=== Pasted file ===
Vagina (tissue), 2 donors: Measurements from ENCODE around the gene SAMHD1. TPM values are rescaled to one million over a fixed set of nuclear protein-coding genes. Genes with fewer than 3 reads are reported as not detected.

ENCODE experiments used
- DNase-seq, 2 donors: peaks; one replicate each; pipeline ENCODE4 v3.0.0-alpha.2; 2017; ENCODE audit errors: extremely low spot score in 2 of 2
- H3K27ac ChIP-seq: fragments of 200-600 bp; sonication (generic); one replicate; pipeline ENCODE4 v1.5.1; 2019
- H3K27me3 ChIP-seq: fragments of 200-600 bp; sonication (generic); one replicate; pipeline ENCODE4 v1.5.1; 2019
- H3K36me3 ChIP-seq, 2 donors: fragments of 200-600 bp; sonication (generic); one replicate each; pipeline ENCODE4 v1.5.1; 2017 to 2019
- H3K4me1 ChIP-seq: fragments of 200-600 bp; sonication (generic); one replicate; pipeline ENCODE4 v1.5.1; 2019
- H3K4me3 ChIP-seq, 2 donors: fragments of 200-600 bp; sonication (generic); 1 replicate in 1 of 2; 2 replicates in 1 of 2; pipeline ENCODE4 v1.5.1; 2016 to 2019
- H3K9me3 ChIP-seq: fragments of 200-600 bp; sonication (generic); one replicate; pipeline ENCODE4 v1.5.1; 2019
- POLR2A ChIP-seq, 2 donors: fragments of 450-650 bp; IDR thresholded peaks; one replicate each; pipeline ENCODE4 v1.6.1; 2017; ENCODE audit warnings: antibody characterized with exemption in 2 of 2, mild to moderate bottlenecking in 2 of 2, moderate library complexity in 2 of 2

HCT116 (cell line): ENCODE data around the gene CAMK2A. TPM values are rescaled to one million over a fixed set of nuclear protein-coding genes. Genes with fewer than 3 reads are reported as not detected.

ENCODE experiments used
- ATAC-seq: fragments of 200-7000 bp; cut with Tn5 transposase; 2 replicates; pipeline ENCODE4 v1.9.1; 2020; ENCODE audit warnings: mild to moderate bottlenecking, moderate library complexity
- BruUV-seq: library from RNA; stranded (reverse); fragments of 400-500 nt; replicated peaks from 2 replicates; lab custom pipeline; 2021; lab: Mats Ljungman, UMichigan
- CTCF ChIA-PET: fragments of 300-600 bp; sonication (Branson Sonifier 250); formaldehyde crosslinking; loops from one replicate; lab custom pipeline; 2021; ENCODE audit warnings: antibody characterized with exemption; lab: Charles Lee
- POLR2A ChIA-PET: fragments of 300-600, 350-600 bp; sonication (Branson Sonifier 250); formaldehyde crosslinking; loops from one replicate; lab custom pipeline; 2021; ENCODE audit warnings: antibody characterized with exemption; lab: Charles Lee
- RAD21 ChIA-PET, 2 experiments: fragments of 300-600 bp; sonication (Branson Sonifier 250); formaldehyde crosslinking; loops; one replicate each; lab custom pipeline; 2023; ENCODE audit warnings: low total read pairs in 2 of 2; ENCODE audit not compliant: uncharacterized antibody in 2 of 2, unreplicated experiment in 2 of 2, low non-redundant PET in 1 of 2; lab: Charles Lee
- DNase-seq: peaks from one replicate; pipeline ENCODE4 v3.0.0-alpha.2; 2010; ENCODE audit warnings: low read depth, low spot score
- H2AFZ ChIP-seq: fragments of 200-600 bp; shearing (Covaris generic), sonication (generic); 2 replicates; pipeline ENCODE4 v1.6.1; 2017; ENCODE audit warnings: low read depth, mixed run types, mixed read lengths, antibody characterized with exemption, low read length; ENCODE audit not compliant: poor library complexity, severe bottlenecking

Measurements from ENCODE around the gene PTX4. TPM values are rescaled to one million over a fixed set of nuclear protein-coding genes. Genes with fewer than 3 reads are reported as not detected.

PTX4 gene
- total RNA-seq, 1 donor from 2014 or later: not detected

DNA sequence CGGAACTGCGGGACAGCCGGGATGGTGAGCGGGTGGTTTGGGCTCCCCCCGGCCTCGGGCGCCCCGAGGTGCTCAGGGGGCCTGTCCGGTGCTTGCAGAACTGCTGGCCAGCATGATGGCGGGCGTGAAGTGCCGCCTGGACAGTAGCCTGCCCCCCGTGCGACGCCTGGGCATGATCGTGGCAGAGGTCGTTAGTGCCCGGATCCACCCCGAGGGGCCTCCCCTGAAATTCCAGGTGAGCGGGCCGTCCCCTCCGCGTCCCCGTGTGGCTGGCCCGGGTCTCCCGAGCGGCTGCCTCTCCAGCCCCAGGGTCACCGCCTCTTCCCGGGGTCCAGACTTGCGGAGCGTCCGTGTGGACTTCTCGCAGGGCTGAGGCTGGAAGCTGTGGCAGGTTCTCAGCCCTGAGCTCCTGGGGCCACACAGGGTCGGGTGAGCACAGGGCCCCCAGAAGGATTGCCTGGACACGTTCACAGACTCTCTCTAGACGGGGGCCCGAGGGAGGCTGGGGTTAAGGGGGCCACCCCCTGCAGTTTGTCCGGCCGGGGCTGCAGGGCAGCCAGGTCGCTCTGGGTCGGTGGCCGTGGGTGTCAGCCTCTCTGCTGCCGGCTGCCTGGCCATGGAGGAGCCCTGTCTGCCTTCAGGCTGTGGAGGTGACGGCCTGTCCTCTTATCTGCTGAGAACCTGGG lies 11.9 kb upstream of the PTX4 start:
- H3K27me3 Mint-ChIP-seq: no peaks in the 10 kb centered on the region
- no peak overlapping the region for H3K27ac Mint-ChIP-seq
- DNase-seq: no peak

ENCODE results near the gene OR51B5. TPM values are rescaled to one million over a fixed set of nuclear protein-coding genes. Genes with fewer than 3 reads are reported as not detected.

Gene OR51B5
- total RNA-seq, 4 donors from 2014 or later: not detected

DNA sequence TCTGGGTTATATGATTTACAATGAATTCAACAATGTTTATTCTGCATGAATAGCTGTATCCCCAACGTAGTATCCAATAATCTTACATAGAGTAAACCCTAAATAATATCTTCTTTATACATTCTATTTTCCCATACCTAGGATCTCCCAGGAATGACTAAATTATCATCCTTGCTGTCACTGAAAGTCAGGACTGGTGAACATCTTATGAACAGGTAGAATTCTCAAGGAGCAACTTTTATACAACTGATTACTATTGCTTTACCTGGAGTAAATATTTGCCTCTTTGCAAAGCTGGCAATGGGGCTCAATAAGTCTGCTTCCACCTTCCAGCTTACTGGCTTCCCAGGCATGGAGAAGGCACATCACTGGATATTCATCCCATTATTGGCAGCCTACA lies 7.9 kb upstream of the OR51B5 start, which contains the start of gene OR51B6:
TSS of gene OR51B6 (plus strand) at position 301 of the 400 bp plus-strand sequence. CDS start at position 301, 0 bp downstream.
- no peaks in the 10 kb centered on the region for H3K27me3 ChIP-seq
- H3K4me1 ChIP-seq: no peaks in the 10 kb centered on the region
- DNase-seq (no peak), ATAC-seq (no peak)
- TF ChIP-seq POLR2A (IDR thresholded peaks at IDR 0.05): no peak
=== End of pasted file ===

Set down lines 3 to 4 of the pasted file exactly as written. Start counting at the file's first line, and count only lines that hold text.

- DNase-seq, 2 donors: peaks; one replicate each; pipeline ENCODE4 v3.0.0-alpha.2; 2017; ENCODE audit errors: extremely low spot score in 2 of 2
- H3K27ac ChIP-seq: fragments of 200-600 bp; sonication (generic); one replicate; pipeline ENCODE4 v1.5.1; 2019